Students’ level of preparedness for clinical teaching was assessed by nurses as being less than average. This finding is in line with a study carried out by Penman and Oliver [5] in South Australia which indicated that students on clinical placement felt they were inadequately prepared for clinical learning. It was further revealed that students lack orientation before clinical placement as well as lack basic knowledge and skills to carryout common procedures. Therefore, concerns about students’ preparedness for clinical placements need to be examined. Students could be prepared by preceding each clinical teaching session with clearly spelled-out objectives, reading materials and demonstration in the skills lab.

 

Some of the clinical educators were dissatisfied with the number of students they supervised (per placement), and some of them further reported large number of students during clinical placement as challenging. In a previous study by Tamiko [6] it was found that the higher the number of students the more difficulties clinical teachers faced in teaching the students. Therefore to reduce the challenges nurses face during clinical teaching, the number of supervisee per supervisor should be moderated.

 

It was also found that some students did not take clinical learning seriously. The clinical educators further reported that some students were irregular, lacked respect for staff, and were not willing to learn. This is in line with Cederbaum and Klusaritz [7] who state that clinical instructors may encounter difficulties with students such as personality conflicts and lack of interest on the part of the students.

 

While some of the challenges (as described above) were related to students, many other challenges were related inherent to the clinical educators. Clinical nurse educators reported that they lack knowledge in certain areas of nursing and they were often challenged by some students. This study agrees with McAlister et al. [8] who state that clinical educators may be worried about the theoretical basis of their own practice. The question that often comes up is whether or not they are up to date with knowledge and their ability to teach and model skills. Effective clinical educators need to be well prepared and keep updated with current trends in nursing. In addition, clinical educators need to possess effective communication and professional teaching skills.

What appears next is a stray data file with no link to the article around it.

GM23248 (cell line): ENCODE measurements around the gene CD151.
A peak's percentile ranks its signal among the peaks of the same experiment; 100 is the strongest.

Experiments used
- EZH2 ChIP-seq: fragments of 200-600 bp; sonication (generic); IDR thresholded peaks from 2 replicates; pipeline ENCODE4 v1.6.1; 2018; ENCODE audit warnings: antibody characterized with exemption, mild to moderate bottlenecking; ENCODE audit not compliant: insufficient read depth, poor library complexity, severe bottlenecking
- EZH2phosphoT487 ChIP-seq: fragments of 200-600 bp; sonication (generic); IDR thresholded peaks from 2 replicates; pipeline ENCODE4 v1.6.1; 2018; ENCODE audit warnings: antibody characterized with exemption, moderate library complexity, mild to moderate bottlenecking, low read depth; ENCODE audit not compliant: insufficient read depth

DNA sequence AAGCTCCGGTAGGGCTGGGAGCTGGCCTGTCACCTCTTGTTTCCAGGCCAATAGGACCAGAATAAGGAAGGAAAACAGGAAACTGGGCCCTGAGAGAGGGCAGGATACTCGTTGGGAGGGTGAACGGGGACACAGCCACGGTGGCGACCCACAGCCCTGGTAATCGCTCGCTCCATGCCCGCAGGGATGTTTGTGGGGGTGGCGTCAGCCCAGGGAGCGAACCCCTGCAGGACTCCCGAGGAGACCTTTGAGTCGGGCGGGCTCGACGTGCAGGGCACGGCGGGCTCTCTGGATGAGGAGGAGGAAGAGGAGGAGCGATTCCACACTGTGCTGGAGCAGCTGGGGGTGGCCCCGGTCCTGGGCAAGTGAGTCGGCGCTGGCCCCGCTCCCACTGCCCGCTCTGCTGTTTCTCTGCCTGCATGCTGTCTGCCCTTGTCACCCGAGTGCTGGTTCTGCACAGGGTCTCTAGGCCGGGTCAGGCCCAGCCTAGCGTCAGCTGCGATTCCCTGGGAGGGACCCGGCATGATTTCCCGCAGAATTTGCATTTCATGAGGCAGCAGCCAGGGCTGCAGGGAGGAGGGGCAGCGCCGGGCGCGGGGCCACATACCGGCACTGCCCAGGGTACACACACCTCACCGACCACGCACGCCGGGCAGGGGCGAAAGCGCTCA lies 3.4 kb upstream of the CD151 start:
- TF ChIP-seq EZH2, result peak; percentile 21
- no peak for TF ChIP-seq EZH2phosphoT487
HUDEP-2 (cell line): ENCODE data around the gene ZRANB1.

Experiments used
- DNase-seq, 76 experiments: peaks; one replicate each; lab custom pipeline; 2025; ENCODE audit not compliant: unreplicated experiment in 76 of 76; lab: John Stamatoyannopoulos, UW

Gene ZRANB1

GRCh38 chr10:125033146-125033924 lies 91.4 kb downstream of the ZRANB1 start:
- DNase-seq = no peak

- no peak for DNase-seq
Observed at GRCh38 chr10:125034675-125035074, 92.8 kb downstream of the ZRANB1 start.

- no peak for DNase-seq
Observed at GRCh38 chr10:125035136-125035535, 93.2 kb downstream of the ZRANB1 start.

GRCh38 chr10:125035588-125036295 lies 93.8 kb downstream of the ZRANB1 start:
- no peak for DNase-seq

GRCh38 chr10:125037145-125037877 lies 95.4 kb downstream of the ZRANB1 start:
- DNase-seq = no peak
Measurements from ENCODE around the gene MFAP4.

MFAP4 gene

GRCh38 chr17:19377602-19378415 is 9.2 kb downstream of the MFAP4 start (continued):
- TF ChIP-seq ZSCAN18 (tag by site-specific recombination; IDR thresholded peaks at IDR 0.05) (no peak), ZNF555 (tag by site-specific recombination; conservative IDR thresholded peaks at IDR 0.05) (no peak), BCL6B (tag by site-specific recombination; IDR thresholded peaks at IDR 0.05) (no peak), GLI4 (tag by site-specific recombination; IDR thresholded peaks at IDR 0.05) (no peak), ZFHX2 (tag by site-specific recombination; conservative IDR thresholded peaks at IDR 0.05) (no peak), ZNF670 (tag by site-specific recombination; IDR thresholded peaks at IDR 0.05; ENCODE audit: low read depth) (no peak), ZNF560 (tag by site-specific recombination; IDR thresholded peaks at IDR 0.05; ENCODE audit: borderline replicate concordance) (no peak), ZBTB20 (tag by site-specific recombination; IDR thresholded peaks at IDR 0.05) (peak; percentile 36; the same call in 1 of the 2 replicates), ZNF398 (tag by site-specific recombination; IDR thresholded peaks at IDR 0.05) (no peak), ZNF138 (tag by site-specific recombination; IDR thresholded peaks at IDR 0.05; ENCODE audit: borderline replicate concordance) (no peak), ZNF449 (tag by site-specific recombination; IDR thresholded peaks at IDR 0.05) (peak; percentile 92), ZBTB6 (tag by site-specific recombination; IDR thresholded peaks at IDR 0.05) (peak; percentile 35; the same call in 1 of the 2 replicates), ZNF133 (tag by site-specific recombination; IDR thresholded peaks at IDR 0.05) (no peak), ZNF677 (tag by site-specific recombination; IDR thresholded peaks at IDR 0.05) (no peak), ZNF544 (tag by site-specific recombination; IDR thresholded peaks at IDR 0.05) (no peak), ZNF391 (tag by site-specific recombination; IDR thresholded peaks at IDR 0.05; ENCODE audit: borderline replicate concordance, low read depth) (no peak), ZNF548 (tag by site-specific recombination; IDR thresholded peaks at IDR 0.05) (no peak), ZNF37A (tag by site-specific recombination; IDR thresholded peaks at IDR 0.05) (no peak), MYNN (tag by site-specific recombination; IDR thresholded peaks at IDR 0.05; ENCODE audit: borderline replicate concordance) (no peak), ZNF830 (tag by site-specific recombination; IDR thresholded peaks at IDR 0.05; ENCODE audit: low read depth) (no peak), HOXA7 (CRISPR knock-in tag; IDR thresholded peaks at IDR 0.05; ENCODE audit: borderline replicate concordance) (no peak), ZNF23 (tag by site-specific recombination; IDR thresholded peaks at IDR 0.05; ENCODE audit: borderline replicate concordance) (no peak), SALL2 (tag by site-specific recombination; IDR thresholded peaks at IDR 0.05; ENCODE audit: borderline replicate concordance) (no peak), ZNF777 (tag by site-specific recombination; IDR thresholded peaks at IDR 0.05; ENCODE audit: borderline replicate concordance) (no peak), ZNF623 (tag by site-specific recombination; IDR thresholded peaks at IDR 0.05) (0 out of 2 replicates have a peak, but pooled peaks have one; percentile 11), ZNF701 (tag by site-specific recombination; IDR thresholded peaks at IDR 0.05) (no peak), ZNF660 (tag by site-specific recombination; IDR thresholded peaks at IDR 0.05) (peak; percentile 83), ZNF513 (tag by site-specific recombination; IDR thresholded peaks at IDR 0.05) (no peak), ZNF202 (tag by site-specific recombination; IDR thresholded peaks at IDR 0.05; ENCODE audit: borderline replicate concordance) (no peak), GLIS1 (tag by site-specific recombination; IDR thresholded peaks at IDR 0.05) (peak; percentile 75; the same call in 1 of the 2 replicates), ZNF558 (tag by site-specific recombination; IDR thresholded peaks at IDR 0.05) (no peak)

Nurses in general, and clinical nurse educators in particular, need to keep updated with the continuously changing nursing knowledge. In a study conducted by Morag and Lorraine [9] it was found that student expected their clinical teachers to be knowledgeable and skilled in the field of nursing. Also, according to Friendly and Roos [10] one of the most important professional responsibilities of nurses is to keep up with ever changing standard of practice. Health care is always changing therefore nurses must seek continuing education. More needs to be done to continuously update the clinical educators’ knowledge and skills.

 

About half of the clinical educators did not receive financial incentives for clinical teaching. Lack of incentives was also listed as one of the difficulties they faced. This implies that clinical educators may not be sufficiently motivated to teach. It was interesting to discover that even without financial incentives, this group of nurses still taught the students on clinical placements. A slight majority said they taught because of their love for the profession, while just a few of them mentioned concern for the community, and their desire to improve quality of care as reasons why they taught despite the lack of incentives. Wright [11] stipulates that nurses involved in clinical education tend to be energetic individuals with an infectious enthusiasm that comes from self confidence, excitement about nursing and pleasure in teaching. Despite the nurses’ motivation, it is still necessary to provide them with financial incentives to compensate for the time they are taking off to teach.

 

A high proportion of the clinical educators were not well prepared for clinical teaching. This finding are similar to those of Schönwetter et al. [1] who contend that student nurses are often taught by expert clinicians who for the most part, have limited or no prior formal teaching training. Clinical nurse educators should be well prepared and trained in order for them to produce competent nurses who will carry out safe patient care.

 

The study also revealed that there are difficulties such as lack of orientation for clinical teaching, lack of knowledge in some areas of nursing and lack of clinical supervision. These findings suggest that those who supervise students may be insufficiently equipped for the role. Karuhije [12], Wong and Wong [13] Mogan and Knox [14], had stipulated that there are few or no guidelines to assist clinical teachers on how to effectively supervise students so as to accomplish the students’ outcomes.

 

Limited time for clinical teaching was also a problem. This is in conformity with Craddock [15] who states that in a busy setting, there may be limited time for teaching and feedback. Therefore clinical educators should be well prepared in order to be equipped with clinical teaching skills to enable them maximise clinical teaching time.